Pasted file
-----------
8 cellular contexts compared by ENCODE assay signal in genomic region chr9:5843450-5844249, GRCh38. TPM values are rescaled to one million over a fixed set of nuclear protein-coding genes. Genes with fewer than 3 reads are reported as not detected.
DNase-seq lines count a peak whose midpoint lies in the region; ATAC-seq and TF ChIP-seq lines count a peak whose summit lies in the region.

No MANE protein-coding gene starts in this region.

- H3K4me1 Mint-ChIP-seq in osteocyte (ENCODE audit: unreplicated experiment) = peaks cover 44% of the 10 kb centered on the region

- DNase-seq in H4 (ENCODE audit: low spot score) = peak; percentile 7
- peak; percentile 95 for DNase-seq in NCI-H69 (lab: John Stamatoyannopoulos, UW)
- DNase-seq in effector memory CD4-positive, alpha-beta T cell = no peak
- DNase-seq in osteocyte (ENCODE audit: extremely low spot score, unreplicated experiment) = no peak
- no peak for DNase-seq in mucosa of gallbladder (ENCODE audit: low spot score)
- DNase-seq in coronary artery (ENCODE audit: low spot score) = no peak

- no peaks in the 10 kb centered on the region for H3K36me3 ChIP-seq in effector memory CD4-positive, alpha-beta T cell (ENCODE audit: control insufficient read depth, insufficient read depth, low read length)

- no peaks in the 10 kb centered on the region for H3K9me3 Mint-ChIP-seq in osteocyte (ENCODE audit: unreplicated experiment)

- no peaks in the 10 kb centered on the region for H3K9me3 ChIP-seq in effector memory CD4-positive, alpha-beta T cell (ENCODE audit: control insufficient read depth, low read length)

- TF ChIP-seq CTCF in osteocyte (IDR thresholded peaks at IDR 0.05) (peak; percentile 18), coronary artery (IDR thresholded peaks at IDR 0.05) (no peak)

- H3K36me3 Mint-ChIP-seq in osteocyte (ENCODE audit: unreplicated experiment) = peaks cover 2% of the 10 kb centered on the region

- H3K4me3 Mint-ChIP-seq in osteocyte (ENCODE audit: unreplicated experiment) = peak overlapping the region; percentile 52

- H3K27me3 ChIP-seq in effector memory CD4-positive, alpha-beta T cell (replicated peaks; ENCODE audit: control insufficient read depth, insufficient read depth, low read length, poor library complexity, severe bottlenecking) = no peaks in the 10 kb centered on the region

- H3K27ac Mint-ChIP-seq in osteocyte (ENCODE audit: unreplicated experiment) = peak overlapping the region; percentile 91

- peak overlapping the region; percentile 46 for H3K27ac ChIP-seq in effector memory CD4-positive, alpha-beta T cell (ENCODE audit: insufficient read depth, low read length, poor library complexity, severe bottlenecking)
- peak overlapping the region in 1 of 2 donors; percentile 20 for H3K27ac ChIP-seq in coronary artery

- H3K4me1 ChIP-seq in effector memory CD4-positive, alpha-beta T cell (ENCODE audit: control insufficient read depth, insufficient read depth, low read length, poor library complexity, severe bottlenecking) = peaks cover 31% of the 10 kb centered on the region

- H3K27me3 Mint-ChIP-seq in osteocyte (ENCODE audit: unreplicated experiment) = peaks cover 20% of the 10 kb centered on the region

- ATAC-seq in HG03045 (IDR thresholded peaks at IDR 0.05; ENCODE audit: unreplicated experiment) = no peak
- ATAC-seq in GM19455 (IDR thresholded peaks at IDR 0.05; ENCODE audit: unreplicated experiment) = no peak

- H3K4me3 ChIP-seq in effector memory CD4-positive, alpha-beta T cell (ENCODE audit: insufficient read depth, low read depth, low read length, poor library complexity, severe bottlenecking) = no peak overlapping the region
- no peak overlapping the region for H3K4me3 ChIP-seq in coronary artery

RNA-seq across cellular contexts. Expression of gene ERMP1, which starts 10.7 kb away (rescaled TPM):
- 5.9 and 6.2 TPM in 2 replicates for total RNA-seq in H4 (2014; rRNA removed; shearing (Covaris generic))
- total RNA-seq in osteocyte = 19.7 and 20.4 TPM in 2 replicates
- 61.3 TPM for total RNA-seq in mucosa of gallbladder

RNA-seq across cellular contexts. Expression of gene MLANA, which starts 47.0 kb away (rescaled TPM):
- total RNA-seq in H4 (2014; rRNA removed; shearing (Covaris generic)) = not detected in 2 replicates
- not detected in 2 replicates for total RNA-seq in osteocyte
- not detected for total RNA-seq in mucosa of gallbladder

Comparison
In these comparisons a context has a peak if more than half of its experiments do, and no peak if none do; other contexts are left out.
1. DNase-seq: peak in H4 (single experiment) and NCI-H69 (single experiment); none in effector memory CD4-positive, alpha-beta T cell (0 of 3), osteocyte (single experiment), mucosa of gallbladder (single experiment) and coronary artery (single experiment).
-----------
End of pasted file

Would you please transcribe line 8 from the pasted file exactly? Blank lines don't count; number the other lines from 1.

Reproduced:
- DNase-seq in osteocyte (ENCODE audit: extremely low spot score, unreplicated experiment) = no peak